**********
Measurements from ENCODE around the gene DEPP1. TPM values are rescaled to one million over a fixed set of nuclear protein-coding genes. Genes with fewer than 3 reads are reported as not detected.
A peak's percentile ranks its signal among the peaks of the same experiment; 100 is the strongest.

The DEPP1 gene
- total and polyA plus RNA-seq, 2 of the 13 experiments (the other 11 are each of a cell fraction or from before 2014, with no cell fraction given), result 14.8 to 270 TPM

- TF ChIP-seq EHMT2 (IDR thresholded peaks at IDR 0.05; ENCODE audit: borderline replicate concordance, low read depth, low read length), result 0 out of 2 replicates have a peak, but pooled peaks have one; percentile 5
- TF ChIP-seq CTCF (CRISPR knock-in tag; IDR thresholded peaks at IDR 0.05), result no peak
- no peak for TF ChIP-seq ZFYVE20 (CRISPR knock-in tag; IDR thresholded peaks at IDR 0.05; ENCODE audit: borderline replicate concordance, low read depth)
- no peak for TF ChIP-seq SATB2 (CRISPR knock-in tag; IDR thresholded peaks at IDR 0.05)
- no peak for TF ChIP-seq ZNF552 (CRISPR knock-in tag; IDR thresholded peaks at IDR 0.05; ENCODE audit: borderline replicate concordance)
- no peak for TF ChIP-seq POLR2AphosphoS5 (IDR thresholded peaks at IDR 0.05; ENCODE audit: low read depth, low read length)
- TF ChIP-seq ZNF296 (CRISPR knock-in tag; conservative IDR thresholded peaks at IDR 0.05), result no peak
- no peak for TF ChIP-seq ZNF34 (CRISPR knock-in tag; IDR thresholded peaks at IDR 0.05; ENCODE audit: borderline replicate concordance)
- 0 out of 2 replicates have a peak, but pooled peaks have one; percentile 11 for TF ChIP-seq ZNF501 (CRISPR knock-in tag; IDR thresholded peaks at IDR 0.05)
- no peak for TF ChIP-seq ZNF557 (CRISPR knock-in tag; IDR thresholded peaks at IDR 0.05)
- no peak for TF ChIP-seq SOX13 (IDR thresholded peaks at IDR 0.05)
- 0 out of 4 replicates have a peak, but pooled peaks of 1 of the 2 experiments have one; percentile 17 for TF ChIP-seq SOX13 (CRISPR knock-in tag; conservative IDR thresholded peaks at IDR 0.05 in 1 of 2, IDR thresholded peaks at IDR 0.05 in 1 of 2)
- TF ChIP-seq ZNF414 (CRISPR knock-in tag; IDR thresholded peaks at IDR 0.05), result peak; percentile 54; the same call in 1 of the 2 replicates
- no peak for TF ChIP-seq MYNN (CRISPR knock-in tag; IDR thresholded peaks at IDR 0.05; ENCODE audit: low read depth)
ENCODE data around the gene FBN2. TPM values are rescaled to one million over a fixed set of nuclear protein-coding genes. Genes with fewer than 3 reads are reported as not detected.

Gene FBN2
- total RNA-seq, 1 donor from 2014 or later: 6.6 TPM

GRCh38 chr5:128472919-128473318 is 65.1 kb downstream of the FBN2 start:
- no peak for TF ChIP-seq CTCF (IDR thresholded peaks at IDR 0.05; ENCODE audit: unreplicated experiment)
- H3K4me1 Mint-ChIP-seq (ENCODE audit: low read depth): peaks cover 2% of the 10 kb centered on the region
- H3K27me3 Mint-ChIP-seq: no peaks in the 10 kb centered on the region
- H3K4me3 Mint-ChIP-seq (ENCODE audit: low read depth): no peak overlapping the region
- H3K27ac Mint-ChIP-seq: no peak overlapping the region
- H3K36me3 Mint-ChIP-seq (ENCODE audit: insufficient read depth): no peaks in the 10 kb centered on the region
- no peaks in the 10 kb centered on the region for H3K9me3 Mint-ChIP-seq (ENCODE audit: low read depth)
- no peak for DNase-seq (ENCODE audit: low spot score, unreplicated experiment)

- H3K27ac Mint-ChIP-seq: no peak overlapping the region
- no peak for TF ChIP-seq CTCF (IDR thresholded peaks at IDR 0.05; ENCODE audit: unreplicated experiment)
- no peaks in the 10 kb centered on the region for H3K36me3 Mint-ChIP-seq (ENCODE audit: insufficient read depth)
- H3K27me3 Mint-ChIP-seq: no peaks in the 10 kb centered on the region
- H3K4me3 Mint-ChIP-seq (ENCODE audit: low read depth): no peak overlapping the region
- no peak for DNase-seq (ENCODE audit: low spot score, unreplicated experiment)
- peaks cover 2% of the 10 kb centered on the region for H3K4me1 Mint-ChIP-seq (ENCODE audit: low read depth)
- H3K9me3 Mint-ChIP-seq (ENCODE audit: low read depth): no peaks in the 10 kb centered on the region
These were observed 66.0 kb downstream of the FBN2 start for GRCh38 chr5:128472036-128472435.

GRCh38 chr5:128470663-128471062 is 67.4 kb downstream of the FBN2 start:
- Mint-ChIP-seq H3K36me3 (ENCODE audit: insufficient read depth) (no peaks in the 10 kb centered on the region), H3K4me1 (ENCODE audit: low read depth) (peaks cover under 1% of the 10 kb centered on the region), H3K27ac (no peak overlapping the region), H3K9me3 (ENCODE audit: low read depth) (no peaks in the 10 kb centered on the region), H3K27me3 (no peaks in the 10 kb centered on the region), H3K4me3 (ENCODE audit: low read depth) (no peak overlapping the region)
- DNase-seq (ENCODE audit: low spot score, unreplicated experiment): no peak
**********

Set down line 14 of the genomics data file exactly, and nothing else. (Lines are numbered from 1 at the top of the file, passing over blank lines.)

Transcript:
- no peak for TF ChIP-seq ZNF557 (CRISPR knock-in tag; IDR thresholded peaks at IDR 0.05)